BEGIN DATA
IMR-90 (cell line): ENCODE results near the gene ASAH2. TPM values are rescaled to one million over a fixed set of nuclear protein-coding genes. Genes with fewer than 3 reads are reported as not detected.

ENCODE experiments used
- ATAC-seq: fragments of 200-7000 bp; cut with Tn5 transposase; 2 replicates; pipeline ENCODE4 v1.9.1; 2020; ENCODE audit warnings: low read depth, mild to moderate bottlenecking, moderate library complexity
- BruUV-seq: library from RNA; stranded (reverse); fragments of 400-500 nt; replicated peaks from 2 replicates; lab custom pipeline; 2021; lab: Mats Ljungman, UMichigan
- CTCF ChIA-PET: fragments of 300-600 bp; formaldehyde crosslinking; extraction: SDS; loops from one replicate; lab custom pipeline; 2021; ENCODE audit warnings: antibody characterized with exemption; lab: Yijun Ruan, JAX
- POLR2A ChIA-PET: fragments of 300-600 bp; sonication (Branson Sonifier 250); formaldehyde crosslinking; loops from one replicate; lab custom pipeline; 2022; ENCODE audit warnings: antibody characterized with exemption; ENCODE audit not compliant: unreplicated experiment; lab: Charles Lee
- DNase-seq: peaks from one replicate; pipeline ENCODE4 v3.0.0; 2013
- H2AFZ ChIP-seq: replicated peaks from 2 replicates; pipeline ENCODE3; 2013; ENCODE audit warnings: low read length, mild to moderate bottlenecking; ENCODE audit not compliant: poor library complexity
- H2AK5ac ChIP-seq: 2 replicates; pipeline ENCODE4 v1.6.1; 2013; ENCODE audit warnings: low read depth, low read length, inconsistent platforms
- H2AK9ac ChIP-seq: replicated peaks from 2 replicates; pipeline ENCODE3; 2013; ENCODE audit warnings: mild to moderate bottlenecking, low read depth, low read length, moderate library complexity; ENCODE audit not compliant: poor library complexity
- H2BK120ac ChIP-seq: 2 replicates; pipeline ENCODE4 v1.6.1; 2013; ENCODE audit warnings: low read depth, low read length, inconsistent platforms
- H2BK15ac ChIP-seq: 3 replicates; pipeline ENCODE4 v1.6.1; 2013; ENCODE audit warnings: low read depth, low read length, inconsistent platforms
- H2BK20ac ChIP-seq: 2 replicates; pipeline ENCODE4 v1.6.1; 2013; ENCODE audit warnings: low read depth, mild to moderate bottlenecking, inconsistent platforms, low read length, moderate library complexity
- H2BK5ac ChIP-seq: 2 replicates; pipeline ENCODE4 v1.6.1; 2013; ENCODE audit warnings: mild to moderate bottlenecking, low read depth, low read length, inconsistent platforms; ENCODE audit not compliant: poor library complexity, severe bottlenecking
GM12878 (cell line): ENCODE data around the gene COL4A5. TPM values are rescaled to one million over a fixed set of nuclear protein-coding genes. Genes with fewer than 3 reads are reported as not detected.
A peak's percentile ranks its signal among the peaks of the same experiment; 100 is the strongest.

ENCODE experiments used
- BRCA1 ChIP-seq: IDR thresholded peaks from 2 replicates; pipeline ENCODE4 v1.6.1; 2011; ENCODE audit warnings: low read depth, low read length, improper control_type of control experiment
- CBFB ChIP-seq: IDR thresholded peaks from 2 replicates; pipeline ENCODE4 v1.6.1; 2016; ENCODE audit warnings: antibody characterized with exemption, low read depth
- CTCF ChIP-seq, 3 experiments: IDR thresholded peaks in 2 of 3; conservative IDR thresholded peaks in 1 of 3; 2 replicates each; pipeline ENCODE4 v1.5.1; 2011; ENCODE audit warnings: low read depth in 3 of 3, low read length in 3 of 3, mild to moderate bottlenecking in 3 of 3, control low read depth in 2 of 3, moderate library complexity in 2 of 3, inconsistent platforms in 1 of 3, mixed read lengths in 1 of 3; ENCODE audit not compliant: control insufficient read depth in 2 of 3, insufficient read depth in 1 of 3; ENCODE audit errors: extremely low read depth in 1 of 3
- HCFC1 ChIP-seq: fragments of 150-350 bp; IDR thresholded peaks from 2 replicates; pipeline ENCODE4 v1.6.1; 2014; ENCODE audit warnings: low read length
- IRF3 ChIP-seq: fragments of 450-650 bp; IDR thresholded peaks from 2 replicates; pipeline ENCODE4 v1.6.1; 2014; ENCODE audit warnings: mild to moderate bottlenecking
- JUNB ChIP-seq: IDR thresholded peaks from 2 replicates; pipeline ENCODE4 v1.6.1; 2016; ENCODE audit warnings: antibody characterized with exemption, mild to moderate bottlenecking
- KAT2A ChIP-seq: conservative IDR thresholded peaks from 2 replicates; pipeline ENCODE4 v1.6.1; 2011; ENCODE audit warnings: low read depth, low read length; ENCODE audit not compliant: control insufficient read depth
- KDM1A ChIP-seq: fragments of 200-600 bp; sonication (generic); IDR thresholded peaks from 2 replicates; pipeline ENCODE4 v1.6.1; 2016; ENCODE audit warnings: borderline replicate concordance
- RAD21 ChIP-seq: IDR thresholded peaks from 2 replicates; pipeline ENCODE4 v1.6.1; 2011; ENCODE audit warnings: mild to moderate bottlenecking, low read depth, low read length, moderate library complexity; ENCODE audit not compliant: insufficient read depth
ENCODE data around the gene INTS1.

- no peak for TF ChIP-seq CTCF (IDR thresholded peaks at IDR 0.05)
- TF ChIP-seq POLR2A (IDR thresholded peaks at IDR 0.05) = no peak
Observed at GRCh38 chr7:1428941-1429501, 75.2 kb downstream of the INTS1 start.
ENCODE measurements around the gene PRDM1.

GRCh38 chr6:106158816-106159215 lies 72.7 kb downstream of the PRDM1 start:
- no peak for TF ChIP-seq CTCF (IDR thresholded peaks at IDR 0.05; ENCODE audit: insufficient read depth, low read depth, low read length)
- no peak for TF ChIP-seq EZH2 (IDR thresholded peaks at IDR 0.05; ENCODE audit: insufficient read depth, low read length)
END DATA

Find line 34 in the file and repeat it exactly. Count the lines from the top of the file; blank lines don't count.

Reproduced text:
- no peak for TF ChIP-seq EZH2 (IDR thresholded peaks at IDR 0.05; ENCODE audit: insufficient read depth, low read length)